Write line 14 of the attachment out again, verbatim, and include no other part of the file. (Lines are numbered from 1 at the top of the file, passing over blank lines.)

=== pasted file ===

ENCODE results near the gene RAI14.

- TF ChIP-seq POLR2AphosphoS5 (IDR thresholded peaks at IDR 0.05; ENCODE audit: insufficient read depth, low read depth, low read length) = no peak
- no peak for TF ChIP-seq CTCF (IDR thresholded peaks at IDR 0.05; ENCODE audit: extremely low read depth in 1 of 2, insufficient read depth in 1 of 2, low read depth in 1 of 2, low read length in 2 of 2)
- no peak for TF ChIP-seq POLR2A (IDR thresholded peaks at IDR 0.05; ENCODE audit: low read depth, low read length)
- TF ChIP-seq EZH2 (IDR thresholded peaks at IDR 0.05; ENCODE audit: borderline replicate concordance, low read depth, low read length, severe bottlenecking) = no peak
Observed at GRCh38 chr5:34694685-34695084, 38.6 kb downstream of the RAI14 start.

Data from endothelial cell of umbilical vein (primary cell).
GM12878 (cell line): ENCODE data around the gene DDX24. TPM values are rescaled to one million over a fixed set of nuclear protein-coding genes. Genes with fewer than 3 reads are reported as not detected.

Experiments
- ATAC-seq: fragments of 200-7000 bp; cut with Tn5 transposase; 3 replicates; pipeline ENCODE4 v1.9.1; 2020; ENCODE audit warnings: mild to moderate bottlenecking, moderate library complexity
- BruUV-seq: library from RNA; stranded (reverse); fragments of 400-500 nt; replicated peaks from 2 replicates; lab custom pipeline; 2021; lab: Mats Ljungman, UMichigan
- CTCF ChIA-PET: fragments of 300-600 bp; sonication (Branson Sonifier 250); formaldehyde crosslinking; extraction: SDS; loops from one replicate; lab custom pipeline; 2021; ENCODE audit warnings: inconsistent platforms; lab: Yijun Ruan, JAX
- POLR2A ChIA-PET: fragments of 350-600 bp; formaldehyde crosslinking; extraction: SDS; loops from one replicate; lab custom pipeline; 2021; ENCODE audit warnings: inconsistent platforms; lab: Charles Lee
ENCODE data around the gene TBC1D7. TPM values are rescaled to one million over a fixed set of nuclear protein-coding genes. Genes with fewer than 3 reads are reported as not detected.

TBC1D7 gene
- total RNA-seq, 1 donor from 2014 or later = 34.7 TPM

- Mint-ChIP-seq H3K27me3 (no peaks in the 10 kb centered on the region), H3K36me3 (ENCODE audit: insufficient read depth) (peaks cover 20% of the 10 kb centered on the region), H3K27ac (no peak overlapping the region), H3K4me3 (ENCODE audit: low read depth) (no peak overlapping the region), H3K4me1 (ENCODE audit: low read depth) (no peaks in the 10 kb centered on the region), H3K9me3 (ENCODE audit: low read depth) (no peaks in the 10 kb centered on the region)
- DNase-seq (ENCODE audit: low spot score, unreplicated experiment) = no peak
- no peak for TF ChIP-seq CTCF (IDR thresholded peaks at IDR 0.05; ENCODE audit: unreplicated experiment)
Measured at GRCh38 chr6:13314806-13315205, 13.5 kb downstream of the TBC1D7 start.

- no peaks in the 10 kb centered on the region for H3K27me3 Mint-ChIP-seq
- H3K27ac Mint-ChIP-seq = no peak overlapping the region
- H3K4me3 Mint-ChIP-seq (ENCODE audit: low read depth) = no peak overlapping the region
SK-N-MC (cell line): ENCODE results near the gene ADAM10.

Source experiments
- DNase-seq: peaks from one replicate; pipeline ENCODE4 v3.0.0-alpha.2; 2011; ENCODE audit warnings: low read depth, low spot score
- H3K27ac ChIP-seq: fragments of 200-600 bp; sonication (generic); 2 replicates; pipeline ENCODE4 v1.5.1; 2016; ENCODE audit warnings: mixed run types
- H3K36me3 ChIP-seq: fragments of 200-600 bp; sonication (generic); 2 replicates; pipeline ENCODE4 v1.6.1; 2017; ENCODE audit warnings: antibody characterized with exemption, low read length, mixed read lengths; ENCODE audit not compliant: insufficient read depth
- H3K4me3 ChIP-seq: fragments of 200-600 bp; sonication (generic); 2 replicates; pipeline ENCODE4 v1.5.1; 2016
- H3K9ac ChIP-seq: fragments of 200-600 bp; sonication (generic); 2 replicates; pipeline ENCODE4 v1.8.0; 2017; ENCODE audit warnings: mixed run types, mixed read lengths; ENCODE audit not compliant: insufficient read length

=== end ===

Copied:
ENCODE data around the gene TBC1D7. TPM values are rescaled to one million over a fixed set of nuclear protein-coding genes. Genes with fewer than 3 reads are reported as not detected.